Less than a year ago, Electric Works' future looked dim. Today, the former General Electric plant on Broadway is a bustling redevelopment site, and zoning officials and nearby residents are looking to a second phase of development. If there's anything we've learned from the massive undertaking, it is that patience and cooperation pay off. Electric Works' neighbors have taken the lesson to heart.
Discussion over parking and traffic details were at issue during a public hearing this week before the Fort Wayne Plan Commission, but instead of the not-in-my-backyard comments rezoning requests often bring, about a half-dozen neighbors shared specific concerns about what the next phase might mean for their historic neighborhood. West Central residents have been staunch supporters of Electric Works and now are working to ensure that the project is both successful and compatible with the neighborhood.
A letter shared with members of the plan commission is a textbook example of how to approach such a project, in addressing issues “in the planning and approval process to ensure the best possible outcome for all affected parties.”
West Central Neighborhood Association President Brandon Steffen urged the commission to examine architectural compatibility, transportation and neighborhood parking in the association's message:
“We very much want to see Electric Works succeed in its effort,” he wrote. “At the same time we enjoy the present historic qualities, livability and character of West Central. Rezoning this site opens the door to adverse impacts not permitted under the current zoning and this is why we ask these issues be examined, so that the devil in the details can be ferreted out and leave a winning project for all parties.”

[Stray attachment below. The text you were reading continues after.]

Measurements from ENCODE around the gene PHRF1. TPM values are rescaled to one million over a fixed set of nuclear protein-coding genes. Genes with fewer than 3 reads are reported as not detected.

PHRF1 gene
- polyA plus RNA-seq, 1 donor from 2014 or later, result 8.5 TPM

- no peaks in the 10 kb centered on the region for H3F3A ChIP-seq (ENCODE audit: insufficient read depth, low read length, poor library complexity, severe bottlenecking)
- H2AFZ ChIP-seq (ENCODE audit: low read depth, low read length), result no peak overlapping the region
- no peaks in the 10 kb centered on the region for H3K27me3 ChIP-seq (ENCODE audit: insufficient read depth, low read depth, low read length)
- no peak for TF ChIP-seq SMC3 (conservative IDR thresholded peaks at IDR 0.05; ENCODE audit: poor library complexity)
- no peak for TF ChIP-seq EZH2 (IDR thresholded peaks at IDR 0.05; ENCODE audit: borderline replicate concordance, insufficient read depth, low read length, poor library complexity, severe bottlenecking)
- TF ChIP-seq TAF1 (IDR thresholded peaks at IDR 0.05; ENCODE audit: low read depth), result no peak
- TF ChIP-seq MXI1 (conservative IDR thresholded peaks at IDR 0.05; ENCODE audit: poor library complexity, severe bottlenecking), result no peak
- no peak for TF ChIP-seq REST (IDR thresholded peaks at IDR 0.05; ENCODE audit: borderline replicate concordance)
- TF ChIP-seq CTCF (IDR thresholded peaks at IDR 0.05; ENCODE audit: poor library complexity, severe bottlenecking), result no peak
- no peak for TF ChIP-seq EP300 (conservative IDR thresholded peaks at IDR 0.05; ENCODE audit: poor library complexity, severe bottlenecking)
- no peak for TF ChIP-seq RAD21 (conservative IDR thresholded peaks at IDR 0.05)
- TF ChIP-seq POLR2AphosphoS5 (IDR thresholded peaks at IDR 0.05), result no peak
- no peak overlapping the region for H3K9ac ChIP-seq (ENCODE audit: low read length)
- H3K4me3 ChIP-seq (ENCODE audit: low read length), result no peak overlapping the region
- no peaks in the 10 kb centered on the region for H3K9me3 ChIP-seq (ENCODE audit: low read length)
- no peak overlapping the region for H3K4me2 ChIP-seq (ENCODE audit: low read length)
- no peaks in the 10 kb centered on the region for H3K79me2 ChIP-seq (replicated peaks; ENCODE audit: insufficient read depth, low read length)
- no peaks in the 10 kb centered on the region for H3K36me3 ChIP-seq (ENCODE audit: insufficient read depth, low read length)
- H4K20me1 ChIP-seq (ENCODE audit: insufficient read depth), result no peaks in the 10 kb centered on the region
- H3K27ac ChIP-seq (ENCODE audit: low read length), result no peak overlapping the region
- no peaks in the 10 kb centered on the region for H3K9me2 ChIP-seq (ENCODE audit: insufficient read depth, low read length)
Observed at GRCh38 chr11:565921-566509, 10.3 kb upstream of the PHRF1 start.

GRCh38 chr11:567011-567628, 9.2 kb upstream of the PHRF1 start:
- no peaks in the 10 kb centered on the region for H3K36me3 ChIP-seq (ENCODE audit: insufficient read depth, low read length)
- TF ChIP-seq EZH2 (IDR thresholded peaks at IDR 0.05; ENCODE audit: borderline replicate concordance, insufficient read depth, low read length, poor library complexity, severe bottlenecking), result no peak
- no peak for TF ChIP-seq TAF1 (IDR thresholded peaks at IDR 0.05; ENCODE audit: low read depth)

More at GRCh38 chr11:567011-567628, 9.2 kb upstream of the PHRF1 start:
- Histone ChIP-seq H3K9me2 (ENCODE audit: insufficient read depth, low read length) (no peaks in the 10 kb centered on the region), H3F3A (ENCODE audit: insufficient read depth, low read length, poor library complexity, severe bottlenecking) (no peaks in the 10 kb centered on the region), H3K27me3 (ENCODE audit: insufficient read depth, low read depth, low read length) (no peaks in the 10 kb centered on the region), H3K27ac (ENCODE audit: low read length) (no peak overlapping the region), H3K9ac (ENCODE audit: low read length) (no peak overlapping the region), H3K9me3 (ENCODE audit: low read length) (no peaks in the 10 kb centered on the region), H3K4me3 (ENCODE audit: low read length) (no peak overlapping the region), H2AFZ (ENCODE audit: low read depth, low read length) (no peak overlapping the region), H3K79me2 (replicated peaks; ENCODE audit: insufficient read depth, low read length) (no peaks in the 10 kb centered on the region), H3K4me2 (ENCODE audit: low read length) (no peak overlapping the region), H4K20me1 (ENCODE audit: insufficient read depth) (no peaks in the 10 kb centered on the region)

The $106 million second phase of redevelopment, which seeks no city funding, focuses on the north side of the former GE campus, west of Broadway. RTM Ventures LLC and partner Ancora, of Durham, North Carolina, seek rezoning of 2.58 acres from two-family and multifamily residential to urban core. Phase II development is at the southern and eastern edge of West Central, bounded by Broadway on the east, the CSX railroad tracks on the south, Union Street on the west and Lavina Street on the north. Rezoning is required to accommodate an eight-story parking garage with 1,144 spaces and five, five-story apartment buildings with 293 units in more than 293,000 square feet.
West Central residents emphasized their concerns at Monday's plan commission meeting.
“This is going to have a significant impact on residential homeowners,” Steffen told the members. “Overall, we want this project to succeed. We just ask that you take into consideration our concerns.”
Traffic generated by Electric Works tenants, including hundreds of employees at Do it Best and Ruoff Mortgage offices, undoubtedly will have a significant impact on West Central and the Broadway corridor. Parking in the area also will be affected.
In the neighborhood association's letter, Steffen requests a study of the impact on on-street parking and suggests the city revisit a transportation study that proposed a roundabout at the intersection of Broadway and Taylor. He also asked for a study of the effect of a proposed new road connecting Jefferson Boulevard at Swinney Park to the southwest entrance of the proposed parking garage.
Mike Hoffman, an attorney for the developer, said changes in traffic patterns are under discussion. Lavina Street will be widened from Jackson Street to Broadway and might become two-way, with a traffic light at Broadway, he said.
“We think this is a well-thought-out plan that complements the entire west campus,” Hoffman said Monday. Kevan Biggs, one of the partners in RTM Ventures, pledged to keep in contact with neighbors.
Plan commission members should be pleased by the proactive approach residents are taking with the Electric Works project, as well as the collaborative effort of the developers. Both will go far to ensure a bright future for both the development and its neighbors.